• STEM education is just another “fad”in education and will soon go away
  • Colleges will not accept credits for high school courses called STEM.
  • Technology means additional computers and hardware for schools and students.
  • Technology means the ability to use and apply word processing, spread sheets, and PowerPoint.
  • All inquiry is open-ended.
  • Hands-on learning and inquiry is the same thing.
  • STEM education does not include laboratory work or the scientific method.
  • All STEM educated students will be forced to choose technical fields because they do not have a liberal arts foundation.
  • Mathematics education is not part of science education.
  • STEM education addresses only workforce issues.
  • Technology education and engineering are disparate and troublesome.
  • Technology Education teachers cannot teach science or mathematics.
  • Engineers cannot teach science and math.
  • Technology and engineering are additional courses to be taught and layered as are science and mathematics courses.
  • STEM education consists only of the two bookends — science and mathematics.

Until these misconceptions are addressed and corrected, the form and function of STEM education in the United States will remain ill-defined and amorphous.

What about the “T and E” in STEM education?

One of the misconceptions identified as a barrier to STEM education was “STEM education consists only of the two bookends — science and mathematics.” This is true today in most K-12 schools in our nation, and is largely due to the lack of understanding of how “T and E” fit into the trans-disciplinary nature of STEM education.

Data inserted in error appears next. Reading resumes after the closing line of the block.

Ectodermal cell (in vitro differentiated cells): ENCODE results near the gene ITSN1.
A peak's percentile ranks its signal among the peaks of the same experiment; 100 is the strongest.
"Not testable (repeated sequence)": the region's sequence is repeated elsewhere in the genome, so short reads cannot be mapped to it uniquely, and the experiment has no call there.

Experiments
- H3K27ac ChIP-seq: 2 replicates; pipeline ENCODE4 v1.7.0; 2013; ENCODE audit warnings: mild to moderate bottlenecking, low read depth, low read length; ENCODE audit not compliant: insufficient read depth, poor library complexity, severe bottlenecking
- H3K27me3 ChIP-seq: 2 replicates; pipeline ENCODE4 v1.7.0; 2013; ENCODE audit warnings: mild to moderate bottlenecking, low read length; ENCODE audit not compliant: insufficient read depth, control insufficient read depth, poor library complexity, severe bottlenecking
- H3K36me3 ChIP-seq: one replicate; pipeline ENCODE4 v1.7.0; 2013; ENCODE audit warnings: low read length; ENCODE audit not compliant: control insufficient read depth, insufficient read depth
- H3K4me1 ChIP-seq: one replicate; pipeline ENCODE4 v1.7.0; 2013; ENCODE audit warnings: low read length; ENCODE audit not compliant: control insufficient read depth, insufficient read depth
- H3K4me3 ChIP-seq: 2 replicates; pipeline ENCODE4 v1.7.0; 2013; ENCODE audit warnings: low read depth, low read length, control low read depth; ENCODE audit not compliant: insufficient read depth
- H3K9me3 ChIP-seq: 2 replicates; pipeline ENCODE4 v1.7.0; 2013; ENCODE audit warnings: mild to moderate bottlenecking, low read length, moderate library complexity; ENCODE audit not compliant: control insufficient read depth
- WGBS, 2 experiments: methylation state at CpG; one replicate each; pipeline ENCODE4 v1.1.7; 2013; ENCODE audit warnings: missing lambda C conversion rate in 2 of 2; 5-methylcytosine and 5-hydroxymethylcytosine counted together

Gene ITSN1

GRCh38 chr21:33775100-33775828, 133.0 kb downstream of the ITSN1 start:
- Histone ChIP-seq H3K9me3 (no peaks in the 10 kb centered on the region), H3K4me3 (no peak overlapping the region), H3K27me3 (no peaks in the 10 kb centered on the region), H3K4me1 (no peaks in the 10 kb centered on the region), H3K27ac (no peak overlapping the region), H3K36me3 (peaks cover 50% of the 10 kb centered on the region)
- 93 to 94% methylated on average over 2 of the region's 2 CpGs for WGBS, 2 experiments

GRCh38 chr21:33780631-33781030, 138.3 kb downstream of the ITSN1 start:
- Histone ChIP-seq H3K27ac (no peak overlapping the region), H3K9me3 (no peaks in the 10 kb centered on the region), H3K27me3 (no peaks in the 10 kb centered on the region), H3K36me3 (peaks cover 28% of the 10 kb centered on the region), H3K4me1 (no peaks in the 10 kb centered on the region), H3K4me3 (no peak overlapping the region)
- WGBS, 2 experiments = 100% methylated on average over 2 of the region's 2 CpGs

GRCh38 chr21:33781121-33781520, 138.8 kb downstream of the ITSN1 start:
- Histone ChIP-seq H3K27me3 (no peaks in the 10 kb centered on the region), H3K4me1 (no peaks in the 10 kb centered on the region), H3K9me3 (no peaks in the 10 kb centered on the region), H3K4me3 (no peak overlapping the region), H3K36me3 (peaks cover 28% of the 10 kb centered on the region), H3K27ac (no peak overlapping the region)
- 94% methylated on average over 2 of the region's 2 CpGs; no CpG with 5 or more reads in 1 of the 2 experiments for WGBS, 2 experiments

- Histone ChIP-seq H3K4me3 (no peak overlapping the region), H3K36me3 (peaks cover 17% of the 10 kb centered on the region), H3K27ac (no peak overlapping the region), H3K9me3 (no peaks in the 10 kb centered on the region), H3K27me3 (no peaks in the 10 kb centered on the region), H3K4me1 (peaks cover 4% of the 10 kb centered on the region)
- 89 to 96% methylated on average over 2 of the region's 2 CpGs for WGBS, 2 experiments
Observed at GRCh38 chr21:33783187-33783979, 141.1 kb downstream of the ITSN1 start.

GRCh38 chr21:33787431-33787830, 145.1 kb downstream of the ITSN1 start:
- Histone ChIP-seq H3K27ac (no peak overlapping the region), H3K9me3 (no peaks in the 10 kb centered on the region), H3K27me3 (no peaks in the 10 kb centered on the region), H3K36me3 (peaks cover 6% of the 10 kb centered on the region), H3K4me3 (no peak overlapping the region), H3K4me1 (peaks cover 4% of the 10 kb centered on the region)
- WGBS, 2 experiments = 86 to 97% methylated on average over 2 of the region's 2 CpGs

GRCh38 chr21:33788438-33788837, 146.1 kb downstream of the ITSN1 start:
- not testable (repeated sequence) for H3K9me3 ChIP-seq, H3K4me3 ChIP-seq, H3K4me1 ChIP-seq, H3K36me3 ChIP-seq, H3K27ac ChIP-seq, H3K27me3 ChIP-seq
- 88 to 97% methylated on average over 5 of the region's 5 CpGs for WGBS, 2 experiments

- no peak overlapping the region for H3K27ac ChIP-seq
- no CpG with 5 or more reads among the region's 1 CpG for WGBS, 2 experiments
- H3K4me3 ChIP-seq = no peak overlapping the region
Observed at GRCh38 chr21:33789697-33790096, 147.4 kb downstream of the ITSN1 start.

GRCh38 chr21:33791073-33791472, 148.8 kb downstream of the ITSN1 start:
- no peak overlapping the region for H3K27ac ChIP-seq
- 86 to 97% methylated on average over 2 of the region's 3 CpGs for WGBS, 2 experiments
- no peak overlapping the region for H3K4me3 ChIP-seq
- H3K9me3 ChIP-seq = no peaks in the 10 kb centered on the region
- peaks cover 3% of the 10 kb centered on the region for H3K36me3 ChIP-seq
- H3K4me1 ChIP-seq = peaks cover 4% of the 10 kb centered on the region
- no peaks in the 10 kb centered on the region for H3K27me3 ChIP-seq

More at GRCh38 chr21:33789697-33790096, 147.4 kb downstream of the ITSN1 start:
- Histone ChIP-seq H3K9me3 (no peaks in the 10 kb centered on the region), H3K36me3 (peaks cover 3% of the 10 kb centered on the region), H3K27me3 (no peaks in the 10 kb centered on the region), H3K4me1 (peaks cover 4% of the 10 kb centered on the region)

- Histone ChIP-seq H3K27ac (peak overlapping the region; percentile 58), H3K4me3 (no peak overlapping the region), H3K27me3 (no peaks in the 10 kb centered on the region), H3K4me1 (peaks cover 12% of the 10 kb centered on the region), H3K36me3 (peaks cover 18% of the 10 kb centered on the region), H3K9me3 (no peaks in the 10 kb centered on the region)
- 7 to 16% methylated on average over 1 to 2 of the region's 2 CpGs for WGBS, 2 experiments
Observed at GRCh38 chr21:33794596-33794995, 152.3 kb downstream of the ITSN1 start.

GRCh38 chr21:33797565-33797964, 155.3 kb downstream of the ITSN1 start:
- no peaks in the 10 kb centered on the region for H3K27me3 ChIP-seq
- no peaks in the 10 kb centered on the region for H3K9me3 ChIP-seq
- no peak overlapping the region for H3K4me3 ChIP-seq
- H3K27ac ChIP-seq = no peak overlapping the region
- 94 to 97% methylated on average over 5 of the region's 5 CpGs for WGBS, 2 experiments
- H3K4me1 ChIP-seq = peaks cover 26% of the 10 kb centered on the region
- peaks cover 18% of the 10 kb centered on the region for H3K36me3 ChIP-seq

The engineering component of STEM education puts emphasis on the process and design of solutions, instead of the solutions themselves. This approach allows students to explore mathematics and science in a more personalized context, while helping them to develop the critical thinking skills that can be applied to all facets of their work and academic lives. Engineering is the method that students utilize for discovery, exploration, and problem-solving. According to the American Society of Engineering Education (ASEE), “Engineering design, by its very nature, is a pedagogical strategy that promotes learning across disciplines.A K-12 engineering curricula introduces young students to relevant and fulfilling science, technology, engineering and mathematics (STEM) content, in an integrated fashion through exploration of the built world around them.”

The technology component allows for a deeper understanding of the three other components of STEM education. It allows students to apply what they have learned, utilizing computers with specialized and professional applications like CAD, CAM and computer simulations and animations. These and other applications of technology allow students to explore STEM subjects in greater detail and in practical application.

Hayes Blaine Lantz, Jr., Ed.D. is Vice President of STEM Curriculum at CurrTech Integrations. For more information visit www.currtechintegrations.com.
Comments & Ratings

  7/7/2012 8:39:58 AM
John Devaney Jr., P.E. 

STEM was here and then forgotten? 
Sadly, Law, Medicine and Engineering are based on training, not education.

During World War II, I attended Corpus Christi Catholic School located next to Columbia University, NYC. The system of education was based on student’s personal initiative and team work. There were no classes in any given subject course. Projects required more than what was taught in the course material of a normal school. There were no limits on the creativity of the group, which is so needed for grading purposes. There were no grades, report cards, etc. Parents went to see what was being accomplished. This method seems to meet that needs of STEM.
I know of only two university schools that work at this level, Webb Institute of Naval Architecture and Worcester Tech.

It seems to meet that the classifying materials for course study material is only a benefit for the procurement of teachers.